Seminary president and theologian Albert Mohler says he sees no issue in using a transgender individual's preferred name in a casual conversation, although he says he would stop short of "affirming" the person in their "delusion" and sin.
Mohler made the remarks on his Friday edition of The Briefing, answering a question from a listener who asked how Christians should approach a transgender person's new identity during a conversation – especially in a casual conversation about the gospel.
"We cannot affirm someone in a delusion. We cannot affirm them in sin or in even an identity that is grounded in sin," Mohler said. "... I don't think that's an act of love."
Mohler, the president of Southern Baptist Theological Seminary, said he sees using a person's preferred new name as a way of treating them with dignity.
"I have had to deal with this in some fairly routine situations where I'm in a professional context, and someone comes up and introduces themself and says, 'Hello, my name is Debbie.'… I don't think there's any compromising conviction if I just simply say, 'Glad to meet you' and assume that for the course of that conversation, the only name I know about this person is Debbie."
But if Mohler is "asked to give positive affirmation of the fact that I actually believe that someone who's biologically male can be a female or vice versa, I can't do that," he said.
"That's a bridge I can't cross," he said.
It is important to treat others with dignity, Mohler said, in order to engage in a conversation about the gospel.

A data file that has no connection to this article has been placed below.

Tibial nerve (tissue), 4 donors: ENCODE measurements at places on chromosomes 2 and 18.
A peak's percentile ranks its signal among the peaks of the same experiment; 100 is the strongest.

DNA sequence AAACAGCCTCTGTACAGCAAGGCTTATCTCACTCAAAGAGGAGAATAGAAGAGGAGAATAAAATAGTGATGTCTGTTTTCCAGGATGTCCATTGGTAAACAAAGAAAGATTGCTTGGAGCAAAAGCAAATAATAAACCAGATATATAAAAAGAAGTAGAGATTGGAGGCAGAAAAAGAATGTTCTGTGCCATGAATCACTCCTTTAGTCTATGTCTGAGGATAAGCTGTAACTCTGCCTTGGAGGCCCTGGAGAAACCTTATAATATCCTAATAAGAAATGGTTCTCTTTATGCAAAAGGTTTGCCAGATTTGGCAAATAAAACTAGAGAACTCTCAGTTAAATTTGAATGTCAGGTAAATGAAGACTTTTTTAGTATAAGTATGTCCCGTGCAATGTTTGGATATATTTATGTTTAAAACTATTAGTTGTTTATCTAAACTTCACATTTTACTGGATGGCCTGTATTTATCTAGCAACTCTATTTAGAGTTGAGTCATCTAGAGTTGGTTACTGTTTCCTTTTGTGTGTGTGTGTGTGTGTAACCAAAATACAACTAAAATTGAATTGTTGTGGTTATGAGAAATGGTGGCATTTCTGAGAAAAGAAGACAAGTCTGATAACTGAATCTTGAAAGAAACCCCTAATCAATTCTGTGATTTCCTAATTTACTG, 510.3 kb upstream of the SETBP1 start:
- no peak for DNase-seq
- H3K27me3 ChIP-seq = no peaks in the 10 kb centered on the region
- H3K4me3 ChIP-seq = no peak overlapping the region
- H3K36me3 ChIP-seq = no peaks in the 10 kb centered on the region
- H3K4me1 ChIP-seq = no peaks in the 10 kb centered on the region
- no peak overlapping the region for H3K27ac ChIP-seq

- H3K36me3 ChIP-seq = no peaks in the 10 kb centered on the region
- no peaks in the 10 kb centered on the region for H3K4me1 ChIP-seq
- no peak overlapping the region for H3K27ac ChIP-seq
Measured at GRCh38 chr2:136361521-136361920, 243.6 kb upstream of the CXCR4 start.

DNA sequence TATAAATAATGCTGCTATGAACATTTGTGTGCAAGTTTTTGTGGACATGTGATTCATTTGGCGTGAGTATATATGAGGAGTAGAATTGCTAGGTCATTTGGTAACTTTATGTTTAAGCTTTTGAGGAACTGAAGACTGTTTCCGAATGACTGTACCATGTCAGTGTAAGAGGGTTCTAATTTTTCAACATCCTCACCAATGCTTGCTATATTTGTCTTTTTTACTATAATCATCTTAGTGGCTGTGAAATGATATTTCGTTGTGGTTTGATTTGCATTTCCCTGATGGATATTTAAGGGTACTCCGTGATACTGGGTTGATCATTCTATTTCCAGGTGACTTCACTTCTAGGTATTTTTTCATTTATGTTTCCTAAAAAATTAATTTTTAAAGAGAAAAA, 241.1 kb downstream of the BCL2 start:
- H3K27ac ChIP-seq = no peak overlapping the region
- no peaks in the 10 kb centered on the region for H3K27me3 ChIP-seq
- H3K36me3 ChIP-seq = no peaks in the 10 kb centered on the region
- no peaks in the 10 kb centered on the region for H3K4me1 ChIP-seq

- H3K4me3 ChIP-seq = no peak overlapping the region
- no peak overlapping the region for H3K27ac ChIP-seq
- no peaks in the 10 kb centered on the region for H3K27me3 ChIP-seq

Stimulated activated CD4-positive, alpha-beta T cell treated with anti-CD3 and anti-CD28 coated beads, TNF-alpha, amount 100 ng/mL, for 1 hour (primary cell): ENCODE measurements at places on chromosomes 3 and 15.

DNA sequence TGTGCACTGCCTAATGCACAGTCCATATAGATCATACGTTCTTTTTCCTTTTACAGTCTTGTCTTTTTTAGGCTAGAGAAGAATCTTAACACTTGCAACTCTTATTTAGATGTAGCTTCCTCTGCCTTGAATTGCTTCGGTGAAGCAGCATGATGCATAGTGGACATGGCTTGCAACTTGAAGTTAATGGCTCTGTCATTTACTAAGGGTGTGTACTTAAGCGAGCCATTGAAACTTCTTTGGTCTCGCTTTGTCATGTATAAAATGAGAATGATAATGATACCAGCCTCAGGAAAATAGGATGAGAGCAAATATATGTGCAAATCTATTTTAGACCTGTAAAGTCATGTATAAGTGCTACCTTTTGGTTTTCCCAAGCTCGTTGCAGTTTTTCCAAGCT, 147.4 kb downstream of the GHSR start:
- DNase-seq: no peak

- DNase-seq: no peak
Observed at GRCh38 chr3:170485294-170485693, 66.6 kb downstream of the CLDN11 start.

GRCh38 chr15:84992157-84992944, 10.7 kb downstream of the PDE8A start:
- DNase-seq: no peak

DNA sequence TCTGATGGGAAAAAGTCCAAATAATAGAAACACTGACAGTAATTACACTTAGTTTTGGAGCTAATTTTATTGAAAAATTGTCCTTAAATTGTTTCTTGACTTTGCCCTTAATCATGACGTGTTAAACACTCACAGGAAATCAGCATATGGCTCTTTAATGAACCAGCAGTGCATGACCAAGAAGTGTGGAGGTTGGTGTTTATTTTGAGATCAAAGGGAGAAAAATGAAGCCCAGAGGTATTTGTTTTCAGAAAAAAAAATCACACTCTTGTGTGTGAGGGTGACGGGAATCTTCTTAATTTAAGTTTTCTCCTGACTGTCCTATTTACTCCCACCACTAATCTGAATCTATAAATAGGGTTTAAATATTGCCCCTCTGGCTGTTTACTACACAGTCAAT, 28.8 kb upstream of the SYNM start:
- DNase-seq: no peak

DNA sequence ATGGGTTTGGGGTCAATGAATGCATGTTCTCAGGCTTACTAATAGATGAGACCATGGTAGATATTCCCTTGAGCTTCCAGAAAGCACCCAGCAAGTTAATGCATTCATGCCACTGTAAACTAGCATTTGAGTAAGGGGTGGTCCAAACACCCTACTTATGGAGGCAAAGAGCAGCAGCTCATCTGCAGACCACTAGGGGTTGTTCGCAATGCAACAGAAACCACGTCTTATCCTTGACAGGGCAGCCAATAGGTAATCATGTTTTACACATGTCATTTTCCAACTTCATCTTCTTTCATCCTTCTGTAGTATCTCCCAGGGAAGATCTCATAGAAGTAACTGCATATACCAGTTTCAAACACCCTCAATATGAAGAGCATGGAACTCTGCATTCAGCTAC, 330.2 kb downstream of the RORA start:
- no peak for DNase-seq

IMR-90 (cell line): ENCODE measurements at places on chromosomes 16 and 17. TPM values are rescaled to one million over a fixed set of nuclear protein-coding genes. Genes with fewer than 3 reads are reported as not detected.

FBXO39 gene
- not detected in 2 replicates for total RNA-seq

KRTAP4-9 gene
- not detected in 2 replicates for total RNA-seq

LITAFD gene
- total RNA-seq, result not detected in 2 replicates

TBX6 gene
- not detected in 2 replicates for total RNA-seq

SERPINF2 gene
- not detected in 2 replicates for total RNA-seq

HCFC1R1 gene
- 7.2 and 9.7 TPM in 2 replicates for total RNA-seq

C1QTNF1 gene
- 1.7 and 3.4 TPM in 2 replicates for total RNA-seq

"I'm suggesting that we can't enter into a delusion or a lie, but we can and should speak to someone with respect and with care and recognizing their dignity even if that dignity has been confused by their own claim of a transgender identity," he said. "The reality is … we have to do our very best to see them as Christ would see them and then as Christians respond in an authentically Christian way."
The local church, Mohler said, must assist Christians on such hot-button social issues.
"We need the local church as a body of baptized, faithful believers, thinking through these issues and thinking through these issues in explicitly biblical in gospel terms," he said. "There are going to be questions we're going to have to face, say, two or three years from now we can't even imagine right now. … We're all going to have to learn some new skills as Christians in how to deal with an increasingly confused world and the very confused people in it."
Photo courtesy: ©Getty Images/Elizabeth Lara
Michael Foust has covered the intersection of faith and news for 20 years. His stories have appeared in Baptist Press, Christianity Today, The Christian Post, the Leaf-Chronicle, the Toronto Star and the Knoxville News-Sentinel.